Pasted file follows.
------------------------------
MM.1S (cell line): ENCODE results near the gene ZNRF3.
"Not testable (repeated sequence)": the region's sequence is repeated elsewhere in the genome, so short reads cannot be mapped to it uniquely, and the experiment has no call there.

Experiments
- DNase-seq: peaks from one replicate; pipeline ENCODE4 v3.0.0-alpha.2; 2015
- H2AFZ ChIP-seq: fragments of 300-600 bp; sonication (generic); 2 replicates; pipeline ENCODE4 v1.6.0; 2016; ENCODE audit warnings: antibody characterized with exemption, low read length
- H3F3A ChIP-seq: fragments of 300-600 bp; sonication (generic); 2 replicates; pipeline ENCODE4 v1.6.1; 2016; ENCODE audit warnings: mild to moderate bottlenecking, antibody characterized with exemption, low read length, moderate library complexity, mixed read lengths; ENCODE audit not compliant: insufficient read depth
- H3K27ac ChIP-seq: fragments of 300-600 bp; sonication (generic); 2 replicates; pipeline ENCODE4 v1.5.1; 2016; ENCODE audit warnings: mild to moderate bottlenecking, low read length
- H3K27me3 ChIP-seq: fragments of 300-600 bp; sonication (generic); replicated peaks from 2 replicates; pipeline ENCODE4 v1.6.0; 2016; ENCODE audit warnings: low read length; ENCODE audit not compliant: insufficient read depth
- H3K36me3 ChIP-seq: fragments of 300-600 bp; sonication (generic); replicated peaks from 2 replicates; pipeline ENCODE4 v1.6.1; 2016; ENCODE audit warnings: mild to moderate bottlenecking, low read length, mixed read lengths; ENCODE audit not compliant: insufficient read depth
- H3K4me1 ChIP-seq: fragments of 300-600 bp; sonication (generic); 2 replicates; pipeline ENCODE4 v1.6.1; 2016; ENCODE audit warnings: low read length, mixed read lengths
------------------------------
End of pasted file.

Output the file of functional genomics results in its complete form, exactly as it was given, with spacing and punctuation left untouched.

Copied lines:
MM.1S (cell line): ENCODE results near the gene ZNRF3.
"Not testable (repeated sequence)": the region's sequence is repeated elsewhere in the genome, so short reads cannot be mapped to it uniquely, and the experiment has no call there.

Experiments
- DNase-seq: peaks from one replicate; pipeline ENCODE4 v3.0.0-alpha.2; 2015
- H2AFZ ChIP-seq: fragments of 300-600 bp; sonication (generic); 2 replicates; pipeline ENCODE4 v1.6.0; 2016; ENCODE audit warnings: antibody characterized with exemption, low read length
- H3F3A ChIP-seq: fragments of 300-600 bp; sonication (generic); 2 replicates; pipeline ENCODE4 v1.6.1; 2016; ENCODE audit warnings: mild to moderate bottlenecking, antibody characterized with exemption, low read length, moderate library complexity, mixed read lengths; ENCODE audit not compliant: insufficient read depth
- H3K27ac ChIP-seq: fragments of 300-600 bp; sonication (generic); 2 replicates; pipeline ENCODE4 v1.5.1; 2016; ENCODE audit warnings: mild to moderate bottlenecking, low read length
- H3K27me3 ChIP-seq: fragments of 300-600 bp; sonication (generic); replicated peaks from 2 replicates; pipeline ENCODE4 v1.6.0; 2016; ENCODE audit warnings: low read length; ENCODE audit not compliant: insufficient read depth
- H3K36me3 ChIP-seq: fragments of 300-600 bp; sonication (generic); replicated peaks from 2 replicates; pipeline ENCODE4 v1.6.1; 2016; ENCODE audit warnings: mild to moderate bottlenecking, low read length, mixed read lengths; ENCODE audit not compliant: insufficient read depth
- H3K4me1 ChIP-seq: fragments of 300-600 bp; sonication (generic); 2 replicates; pipeline ENCODE4 v1.6.1; 2016; ENCODE audit warnings: low read length, mixed read lengths